Study Coordinator Charged in Scheme to Falsify Clinical Trial Data
A federal grand jury in Miami, Florida, returned an indictment today charging a Florida woman with conspiring to falsify clinical trial data regarding an asthma medication.
According to court documents, Jessica Palacio, 34, of Miami, worked as a study coordinator at a clinical trial firm in Miami called Unlimited Medical Research. Unlimited Medical Research was one of many companies hired to conduct a clinical trial designed to investigate the safety and efficacy of an asthma medication in children. The indictment alleges that Palacio participated in a scheme to falsify medical records to make it appear as though pediatric subjects made scheduled visits to Unlimited Medical Research, received physical exams from a clinical investigator, and took study drugs as required, when in fact these things had not occurred. The indictment also alleges that when Palacio was confronted by a Food and Drug Administration (FDA) regulatory investigator about her conduct, she made a false statement to that investigator.
“Falsifying clinical trial data risks the health and safety of those who might later rely upon the drugs being tested,” said Deputy Assistant Attorney General Arun G. Rao of the Justice Department’s Civil Division. “The Department of Justice will continue to work with its partners at the Food and Drug Administration to investigate and prosecute anyone who endangers the public for financial gain.”
“When the efficacy of a new pharmaceutical drug is tested, public health and safety must always take precedence over profit,” said Acting U.S. Attorney Juan Antonio Gonzalez for the Southern District of Florida. “Medical researchers who manipulate clinical data and falsify records needlessly endanger the public and will be prosecuted.”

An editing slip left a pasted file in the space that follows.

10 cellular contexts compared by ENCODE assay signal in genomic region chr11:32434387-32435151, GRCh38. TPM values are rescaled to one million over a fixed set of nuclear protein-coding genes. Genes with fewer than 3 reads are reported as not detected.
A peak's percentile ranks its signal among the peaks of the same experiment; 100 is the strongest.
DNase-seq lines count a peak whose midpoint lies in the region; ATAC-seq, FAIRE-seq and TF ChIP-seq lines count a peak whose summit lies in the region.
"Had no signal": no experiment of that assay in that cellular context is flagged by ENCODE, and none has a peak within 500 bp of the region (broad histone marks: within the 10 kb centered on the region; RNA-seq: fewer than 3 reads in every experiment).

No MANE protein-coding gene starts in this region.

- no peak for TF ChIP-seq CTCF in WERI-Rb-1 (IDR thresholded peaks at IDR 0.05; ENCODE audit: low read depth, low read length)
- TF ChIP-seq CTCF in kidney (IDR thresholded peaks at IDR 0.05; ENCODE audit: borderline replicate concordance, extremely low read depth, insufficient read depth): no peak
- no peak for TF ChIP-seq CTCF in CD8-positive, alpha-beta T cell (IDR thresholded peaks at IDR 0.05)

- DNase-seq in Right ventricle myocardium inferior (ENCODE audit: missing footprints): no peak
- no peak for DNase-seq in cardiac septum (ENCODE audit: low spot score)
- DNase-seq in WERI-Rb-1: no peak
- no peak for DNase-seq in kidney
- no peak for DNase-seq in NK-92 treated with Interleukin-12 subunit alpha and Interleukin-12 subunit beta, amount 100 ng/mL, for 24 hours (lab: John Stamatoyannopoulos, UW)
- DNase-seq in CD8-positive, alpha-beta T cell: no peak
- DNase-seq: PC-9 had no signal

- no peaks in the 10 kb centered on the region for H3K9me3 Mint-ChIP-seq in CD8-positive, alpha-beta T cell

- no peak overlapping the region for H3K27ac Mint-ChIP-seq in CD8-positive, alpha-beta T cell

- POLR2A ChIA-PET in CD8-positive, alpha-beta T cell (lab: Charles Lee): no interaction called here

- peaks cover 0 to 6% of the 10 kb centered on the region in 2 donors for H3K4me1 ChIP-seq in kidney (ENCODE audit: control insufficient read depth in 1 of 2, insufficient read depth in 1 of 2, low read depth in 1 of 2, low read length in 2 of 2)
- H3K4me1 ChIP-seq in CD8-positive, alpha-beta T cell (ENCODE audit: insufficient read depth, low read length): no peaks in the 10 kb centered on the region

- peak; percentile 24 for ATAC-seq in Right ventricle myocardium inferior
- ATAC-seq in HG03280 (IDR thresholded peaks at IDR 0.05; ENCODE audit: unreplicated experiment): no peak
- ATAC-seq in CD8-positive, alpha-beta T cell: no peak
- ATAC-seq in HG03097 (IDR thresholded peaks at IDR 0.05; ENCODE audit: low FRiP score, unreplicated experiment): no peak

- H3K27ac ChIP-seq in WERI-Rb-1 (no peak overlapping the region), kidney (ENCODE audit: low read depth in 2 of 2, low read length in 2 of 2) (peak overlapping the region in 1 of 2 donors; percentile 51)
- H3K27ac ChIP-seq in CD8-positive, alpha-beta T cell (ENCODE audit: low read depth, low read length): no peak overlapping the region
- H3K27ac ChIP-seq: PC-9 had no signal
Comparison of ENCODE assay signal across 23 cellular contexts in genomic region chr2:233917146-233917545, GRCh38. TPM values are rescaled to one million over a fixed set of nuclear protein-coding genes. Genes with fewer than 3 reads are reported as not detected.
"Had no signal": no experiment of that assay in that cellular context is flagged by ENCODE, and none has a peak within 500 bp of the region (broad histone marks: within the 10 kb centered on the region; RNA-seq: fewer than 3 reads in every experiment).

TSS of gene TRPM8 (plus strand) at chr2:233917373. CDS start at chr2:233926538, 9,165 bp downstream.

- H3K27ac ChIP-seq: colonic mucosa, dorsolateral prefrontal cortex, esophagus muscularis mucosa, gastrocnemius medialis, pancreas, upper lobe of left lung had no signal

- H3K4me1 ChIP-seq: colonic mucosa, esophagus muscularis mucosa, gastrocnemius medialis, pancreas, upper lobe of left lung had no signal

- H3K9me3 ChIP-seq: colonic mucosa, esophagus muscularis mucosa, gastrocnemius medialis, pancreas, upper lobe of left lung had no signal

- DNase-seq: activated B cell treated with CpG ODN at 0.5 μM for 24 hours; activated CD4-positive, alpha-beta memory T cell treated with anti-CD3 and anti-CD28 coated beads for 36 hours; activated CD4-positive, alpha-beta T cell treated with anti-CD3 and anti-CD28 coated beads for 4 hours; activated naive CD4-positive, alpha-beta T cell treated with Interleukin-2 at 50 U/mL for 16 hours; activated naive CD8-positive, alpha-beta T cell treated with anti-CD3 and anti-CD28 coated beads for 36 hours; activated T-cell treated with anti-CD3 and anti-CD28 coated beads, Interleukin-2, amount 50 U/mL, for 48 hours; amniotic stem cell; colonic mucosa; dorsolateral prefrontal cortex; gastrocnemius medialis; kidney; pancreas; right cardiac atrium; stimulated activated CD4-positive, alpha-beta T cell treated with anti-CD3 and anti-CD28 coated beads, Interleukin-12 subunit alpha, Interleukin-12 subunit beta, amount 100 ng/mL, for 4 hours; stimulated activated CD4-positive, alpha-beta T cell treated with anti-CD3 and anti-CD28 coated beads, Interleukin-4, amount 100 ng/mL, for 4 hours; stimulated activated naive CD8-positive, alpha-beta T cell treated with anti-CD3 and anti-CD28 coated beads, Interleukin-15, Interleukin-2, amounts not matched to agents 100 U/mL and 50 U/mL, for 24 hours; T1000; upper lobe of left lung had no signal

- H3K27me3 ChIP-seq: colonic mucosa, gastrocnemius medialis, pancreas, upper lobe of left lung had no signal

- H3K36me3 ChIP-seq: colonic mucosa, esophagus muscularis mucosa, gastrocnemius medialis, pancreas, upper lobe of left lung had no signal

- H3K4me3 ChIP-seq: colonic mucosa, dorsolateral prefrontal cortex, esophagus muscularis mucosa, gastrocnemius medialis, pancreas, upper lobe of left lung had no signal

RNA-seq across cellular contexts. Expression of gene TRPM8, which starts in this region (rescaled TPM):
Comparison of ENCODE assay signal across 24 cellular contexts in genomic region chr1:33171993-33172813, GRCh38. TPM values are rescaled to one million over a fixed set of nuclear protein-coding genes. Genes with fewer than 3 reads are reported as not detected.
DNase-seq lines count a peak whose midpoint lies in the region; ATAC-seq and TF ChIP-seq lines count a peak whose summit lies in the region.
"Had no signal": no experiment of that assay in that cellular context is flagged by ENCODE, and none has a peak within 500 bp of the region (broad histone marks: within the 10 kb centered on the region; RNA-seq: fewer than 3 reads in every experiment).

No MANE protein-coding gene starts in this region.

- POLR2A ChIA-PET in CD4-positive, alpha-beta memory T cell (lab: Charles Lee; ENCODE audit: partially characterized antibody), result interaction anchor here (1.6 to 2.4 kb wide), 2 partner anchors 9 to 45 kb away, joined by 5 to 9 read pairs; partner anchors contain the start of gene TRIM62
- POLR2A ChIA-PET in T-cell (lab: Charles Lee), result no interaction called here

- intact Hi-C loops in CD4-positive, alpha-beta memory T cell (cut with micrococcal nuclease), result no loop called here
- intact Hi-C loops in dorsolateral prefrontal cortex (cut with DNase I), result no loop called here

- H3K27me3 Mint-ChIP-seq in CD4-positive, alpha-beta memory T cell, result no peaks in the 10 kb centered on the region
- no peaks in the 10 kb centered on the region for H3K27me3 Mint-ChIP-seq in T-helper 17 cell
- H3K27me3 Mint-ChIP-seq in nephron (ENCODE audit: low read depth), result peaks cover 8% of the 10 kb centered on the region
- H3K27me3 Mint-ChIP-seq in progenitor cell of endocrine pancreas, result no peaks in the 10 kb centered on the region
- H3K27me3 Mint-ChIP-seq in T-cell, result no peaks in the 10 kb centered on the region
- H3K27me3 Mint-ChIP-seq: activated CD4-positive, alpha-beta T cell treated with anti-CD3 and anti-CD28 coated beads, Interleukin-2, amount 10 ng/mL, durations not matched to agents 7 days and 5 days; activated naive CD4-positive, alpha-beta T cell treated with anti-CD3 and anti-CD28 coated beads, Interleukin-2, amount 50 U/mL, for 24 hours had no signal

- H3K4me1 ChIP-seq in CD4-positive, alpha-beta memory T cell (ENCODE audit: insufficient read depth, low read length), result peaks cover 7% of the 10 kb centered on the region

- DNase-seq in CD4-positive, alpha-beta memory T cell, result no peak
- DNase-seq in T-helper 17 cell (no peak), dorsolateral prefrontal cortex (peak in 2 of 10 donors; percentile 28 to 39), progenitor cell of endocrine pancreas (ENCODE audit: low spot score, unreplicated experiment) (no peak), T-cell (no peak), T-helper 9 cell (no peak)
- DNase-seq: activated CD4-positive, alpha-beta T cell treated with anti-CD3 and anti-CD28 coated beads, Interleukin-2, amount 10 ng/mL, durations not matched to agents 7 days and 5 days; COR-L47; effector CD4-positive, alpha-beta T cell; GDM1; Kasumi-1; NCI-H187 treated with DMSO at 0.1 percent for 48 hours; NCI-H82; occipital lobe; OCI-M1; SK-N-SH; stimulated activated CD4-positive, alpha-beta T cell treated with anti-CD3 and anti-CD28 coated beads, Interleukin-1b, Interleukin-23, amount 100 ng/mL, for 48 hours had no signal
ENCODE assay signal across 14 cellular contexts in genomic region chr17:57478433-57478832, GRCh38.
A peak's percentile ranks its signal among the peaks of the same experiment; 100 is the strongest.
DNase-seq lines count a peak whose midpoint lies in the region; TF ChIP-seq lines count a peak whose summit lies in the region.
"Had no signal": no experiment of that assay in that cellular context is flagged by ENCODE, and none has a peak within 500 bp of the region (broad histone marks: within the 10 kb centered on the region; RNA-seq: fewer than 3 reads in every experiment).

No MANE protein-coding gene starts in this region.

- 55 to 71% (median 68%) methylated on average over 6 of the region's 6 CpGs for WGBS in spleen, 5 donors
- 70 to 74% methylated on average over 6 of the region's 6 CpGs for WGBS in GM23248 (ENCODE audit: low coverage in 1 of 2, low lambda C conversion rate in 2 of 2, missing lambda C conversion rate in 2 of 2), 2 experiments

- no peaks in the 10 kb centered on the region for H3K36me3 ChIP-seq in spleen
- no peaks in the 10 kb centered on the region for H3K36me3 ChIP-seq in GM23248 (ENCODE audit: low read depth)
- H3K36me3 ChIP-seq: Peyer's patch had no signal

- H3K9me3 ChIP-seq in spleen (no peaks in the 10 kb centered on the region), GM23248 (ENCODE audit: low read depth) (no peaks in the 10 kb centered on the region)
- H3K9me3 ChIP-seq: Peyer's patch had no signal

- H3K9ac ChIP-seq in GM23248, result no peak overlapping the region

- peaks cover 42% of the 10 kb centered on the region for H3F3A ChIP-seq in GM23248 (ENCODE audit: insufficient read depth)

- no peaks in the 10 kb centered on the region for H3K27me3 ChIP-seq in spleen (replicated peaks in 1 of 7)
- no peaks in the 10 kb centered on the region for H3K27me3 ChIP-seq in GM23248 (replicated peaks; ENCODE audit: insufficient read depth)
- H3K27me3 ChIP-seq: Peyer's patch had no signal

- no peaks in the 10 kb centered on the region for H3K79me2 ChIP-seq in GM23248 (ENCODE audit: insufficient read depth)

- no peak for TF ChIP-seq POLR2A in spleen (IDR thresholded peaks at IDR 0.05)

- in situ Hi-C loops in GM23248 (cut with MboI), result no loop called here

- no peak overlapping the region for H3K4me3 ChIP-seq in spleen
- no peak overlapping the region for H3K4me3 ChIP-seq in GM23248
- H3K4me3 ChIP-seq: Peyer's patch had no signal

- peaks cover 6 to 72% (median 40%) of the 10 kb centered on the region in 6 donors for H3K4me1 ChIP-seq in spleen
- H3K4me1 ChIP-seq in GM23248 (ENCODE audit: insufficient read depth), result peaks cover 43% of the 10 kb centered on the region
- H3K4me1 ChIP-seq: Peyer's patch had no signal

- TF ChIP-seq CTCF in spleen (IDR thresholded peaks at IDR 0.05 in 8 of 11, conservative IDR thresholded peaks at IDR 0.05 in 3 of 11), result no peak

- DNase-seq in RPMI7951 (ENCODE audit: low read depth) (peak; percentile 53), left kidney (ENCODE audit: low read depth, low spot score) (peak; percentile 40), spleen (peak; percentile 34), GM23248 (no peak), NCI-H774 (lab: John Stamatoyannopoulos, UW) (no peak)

“Reliable and accurate data from clinical trials is the cornerstone of FDA’s evaluation of a new drug,” said Special Agent in Charge Justin C. Fielder of the FDA Office of Criminal Investigations, Miami Field Office. “Compromised clinical trial data could impact the agency’s decisions about the safety and effectiveness of the drug under review. We will continue to monitor, investigate and bring to justice those whose actions may subvert the FDA approval process and endanger the public health.”
Palacio is charged with conspiracy to commit wire fraud and making a false statement. The defendant is expected to make her initial court appearance later this week in the U.S. District Court for the Southern District of Florida. If convicted, she faces a maximum penalty of 20 years in prison for conspiracy to commit wire fraud, and five years in prison for making a false statement. A federal district court judge will determine any sentence after considering the U.S. Sentencing Guidelines and other statutory factors.
The FDA’s Office of Criminal Investigations is investigating the case.
Trial Attorneys Joshua D. Rothman and Kara M. Traster of the Civil Division’s Consumer Protection Branch are prosecuting the case, and the U.S. Attorney’s Office for the Southern District of Florida provided critical assistance.
An indictment is merely an allegation and all defendants are presumed innocent until proven guilty beyond a reasonable doubt in a court of law.